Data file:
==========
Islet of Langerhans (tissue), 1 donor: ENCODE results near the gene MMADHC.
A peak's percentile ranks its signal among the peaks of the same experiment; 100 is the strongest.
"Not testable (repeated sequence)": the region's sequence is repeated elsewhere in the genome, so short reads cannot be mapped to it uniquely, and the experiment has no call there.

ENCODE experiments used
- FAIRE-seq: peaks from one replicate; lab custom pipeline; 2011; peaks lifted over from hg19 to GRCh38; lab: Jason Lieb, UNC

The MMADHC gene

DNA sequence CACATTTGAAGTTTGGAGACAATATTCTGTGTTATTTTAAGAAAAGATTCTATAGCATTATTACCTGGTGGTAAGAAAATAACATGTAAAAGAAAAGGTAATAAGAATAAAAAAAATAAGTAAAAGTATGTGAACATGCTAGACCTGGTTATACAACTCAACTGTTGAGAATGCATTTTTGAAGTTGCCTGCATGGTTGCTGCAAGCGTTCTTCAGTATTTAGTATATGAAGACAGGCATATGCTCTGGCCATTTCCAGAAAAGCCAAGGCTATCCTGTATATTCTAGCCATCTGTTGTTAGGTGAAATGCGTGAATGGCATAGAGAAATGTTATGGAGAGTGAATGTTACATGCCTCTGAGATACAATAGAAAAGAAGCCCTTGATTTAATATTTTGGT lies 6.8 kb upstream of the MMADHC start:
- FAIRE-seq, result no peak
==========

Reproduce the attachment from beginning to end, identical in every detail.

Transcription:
Islet of Langerhans (tissue), 1 donor: ENCODE results near the gene MMADHC.
A peak's percentile ranks its signal among the peaks of the same experiment; 100 is the strongest.
"Not testable (repeated sequence)": the region's sequence is repeated elsewhere in the genome, so short reads cannot be mapped to it uniquely, and the experiment has no call there.

ENCODE experiments used
- FAIRE-seq: peaks from one replicate; lab custom pipeline; 2011; peaks lifted over from hg19 to GRCh38; lab: Jason Lieb, UNC

The MMADHC gene

DNA sequence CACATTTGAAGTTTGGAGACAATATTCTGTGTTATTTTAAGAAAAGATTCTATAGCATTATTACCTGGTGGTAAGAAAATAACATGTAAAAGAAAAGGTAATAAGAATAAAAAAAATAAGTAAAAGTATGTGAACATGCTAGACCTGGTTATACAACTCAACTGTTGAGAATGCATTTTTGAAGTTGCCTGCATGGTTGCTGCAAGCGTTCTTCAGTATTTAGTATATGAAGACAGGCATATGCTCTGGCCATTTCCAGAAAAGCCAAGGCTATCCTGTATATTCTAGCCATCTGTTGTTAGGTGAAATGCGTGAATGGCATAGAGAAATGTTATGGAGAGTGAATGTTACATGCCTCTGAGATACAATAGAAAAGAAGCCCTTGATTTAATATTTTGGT lies 6.8 kb upstream of the MMADHC start:
- FAIRE-seq, result no peak